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Shopping patterns have converged in other ways, as well. Male shoppers are becoming as frugal as women, according to the research firm WSL Strategic Retail. In its 2010 “How America Shops Survey,” the percentage of men concerned with getting the lowest price was 62 percent, up from 59 percent in 2008. That’s not quite the same level as women, 70 percent of whom seek the lowest price, but it’s close. A growing number of guys—49 percent—even admitted to clipping coupons. “Traditionally, we see men as less concerned about [price], but this recession has really gotten their attention,” says WSL president Candace Corlett.
Michael Kimmel, a sociologist at the State University of New York, maintains that men are increasingly drawn to traditional expressions of masculinity for two reasons: the recent recession and the more long-term confluence of gender roles. He recalls a study that showed that men grew their sideburns and beards during periods when women made visible strides toward equality. “If the sexes are equal, men will gravitate to the things that differentiate them,” says Kimmel, the author of Manhood in America: A Cultural History and 14 other books on similar subjects.
Certainly barber shops have enjoyed a surge in popularity. There were 235,000 barbers in 100,000 shops in the U.S. last year, the highest in recent memory, according to the National Association of Barber Boards of America. Those numbers have increased steadily since a low in the mid-Eighties. “I think the unisex years are over,” says Charles Kirkpatrick, the association’s executive officer, referring to the dual-gender hair salons favored by metrosexuals.
If men feel anxious, marketers have begun to pick up on it. In February, Super Bowl ads seemed preoccupied with male powerlessness. Dodge launched a controversial commercial where beleaguered-looking men dully recite the little sacrifices they make for their wives: “I will hold your lip balm. I will say ‘yes’ when you want me to say ‘yes.’” Old Spice aired a funny spot that called attention to the difference between the brand’s handsome spokesman and the average joe watching at home. “Look at me. Now look at your man. Now look at me,” the spokesman urges, pointing out the inadequacy of the lump on the couch.
Dockers unveiled an ad declaring that men, represented by a group of homely guys marching around in their underwear, need to buck up and start wearing The Pants. Jenn Say, Dockers vice president of global marketing, says various trends—including studies that show a decline in sperm counts in American men—sparked the latest campaign. “Men are struggling in today’s world,” she observes.
Perhaps that struggle has inhibited a strong return to spending. According to The NPD Group, men’s apparel is rebounding more slowly than women’s. “Guys are thinking two or three times before buying something and asking themselves if they really need it,” says NPD Group chief industry analyst Marshal Cohen. “Conspicuous consumption has changed to calculated consumption.”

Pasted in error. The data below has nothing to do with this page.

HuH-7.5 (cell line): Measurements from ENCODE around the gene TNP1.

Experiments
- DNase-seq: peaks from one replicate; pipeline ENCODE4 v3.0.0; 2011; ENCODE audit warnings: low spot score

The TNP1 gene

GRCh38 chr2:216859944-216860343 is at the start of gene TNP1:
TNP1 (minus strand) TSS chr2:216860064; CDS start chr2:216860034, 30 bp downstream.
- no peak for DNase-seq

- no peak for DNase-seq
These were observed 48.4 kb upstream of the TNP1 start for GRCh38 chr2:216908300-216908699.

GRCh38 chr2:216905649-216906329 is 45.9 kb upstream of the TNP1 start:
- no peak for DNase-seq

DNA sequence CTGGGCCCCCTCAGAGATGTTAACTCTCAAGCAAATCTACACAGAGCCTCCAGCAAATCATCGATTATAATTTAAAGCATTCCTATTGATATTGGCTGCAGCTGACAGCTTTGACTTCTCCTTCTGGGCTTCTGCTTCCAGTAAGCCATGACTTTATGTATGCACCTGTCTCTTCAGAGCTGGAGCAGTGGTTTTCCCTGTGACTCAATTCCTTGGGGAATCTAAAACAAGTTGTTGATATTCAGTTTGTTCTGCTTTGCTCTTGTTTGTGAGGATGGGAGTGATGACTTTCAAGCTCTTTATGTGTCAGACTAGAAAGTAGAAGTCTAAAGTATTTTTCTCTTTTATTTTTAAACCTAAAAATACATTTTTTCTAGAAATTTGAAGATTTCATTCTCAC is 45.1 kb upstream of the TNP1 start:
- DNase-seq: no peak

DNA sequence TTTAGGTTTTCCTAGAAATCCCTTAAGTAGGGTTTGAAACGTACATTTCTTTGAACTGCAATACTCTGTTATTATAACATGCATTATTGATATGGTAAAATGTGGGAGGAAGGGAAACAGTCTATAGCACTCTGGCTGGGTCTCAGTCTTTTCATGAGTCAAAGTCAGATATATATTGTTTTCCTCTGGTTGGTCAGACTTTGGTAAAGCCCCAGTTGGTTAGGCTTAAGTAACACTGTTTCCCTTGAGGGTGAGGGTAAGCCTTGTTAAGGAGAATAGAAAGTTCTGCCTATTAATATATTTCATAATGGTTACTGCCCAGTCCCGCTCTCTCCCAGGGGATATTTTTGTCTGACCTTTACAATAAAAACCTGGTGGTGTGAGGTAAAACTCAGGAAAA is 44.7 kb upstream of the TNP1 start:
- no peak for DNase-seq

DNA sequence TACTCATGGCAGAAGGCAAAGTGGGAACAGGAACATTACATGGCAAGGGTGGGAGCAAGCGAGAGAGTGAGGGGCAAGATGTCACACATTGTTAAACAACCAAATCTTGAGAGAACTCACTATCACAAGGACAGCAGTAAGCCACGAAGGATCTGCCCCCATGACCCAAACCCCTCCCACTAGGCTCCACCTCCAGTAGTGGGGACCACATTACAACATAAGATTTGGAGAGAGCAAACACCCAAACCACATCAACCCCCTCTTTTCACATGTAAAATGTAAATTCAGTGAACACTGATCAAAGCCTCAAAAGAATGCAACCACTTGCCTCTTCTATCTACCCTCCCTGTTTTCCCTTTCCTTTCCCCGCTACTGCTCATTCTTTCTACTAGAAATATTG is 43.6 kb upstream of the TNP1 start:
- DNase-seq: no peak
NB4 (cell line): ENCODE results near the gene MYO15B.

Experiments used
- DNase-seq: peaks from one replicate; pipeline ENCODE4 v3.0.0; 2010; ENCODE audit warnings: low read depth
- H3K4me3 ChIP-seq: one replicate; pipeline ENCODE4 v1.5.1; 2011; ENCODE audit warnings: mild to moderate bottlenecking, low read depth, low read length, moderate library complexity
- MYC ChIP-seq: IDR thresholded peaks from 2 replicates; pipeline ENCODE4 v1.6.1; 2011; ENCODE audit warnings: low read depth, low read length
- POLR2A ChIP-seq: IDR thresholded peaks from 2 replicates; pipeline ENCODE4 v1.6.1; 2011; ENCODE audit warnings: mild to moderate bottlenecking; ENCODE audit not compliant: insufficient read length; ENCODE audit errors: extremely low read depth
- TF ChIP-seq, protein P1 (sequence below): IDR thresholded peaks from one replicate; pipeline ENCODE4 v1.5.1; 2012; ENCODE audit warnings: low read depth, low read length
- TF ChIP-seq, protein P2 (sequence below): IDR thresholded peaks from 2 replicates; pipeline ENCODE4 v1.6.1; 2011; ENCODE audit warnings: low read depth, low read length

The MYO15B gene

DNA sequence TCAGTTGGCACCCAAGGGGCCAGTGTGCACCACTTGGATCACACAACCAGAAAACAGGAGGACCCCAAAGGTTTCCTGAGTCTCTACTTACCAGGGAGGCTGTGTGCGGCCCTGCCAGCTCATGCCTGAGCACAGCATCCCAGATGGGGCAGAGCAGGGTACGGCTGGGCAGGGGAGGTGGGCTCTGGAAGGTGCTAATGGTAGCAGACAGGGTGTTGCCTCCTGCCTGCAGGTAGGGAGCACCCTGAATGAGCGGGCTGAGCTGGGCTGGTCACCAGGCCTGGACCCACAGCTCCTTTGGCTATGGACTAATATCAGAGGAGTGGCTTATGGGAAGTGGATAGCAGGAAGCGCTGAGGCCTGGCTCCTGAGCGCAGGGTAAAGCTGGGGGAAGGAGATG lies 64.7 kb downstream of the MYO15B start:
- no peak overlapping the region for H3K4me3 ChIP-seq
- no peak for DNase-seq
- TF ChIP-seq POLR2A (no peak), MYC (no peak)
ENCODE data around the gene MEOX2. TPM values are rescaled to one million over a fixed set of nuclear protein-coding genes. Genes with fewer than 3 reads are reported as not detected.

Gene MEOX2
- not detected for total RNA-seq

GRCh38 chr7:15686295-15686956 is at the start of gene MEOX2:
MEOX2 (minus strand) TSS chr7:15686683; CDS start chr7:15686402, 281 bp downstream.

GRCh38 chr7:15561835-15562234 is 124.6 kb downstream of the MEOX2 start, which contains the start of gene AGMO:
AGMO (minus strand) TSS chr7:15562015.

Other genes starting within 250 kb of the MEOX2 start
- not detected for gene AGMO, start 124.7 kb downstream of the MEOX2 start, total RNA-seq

For the 12 months ended in March, total men’s apparel sales fell 3.3 percent to $51.58 billion, while total women’s sales dipped 1.5 percent to $105.48 billion. Still, those decreases are smaller than the 4.8 percent decline in men’s, and the 3 percent drop in women’s, in the same period a year earlier.
One men’s apparel category making a strong rebound is designer labels. For the three months ended in March, total sales of designer brands in men’s rose 9.6 percent to $922.6 million, according to The NPD Group. In the same period, sales of designer brands in women’s wear declined 3.7 percent to $962.8 million. “Brands mean more to men than to women,” notes Cohen. “For guys, the label is sort of like the car he drives.”
The revived designer business for men points to the lingering effect of the metrosexual phenomenon as it evolves into today’s retrosexual. Even if the term metrosexual seems dated, the trends it represented have become mainstream. “The whole metrosexual thing is still very real,” contends Marian Salzman, a forecaster at Euro RSCG who helped identify the trend a decade ago. “The term was a fad that passed, but what we call ‘the trend’ is irrelevant. The neutralization of gender differences it described is still happening.”
Earlier this year, when GQ and Allure jointly conducted a study of grooming behaviors and attitudes, 83 percent of men said there is more pressure to care about one’s appearance today than 10 years ago. The majority—63 percent— said they have a more extensive grooming regimen than their fathers’ generation did, while 88 percent said they spend more money on grooming products.
“The by-product of the whole metrosexual trend is that most guys feel that having good clothes and brands is an important part of life,” says Nathan Richardson, vice president and general manager of men’s at Gilt Groupe, which has 625,000 male members who account for 25 percent of the e-tailer’s total membership base. Richardson notes the company ships its trendy merchandise to all 50 states. “Technology is really giving men all over the U.S., even in remote areas, access to these brands and styles, which would not have been available to them five years ago,” he says.
So the metrosexual isn’t completely dead: He simply moved from the city to the rest of the country. Meanwhile, the leading edge is gravitating to fashionable products and services with more traditionally masculine packaging and presentation.
“I think there is a longing for something that was missing in the market,” says FSC’s Somer when asked about his barbershop and boutique’s appeal. “If you look at the market, there was not really a space that was by regular dudes for regular dudes. Guys are very suspicious of fashion. They want stuff that’s been around and been tested and will last. Guys respond to a feeling of history.”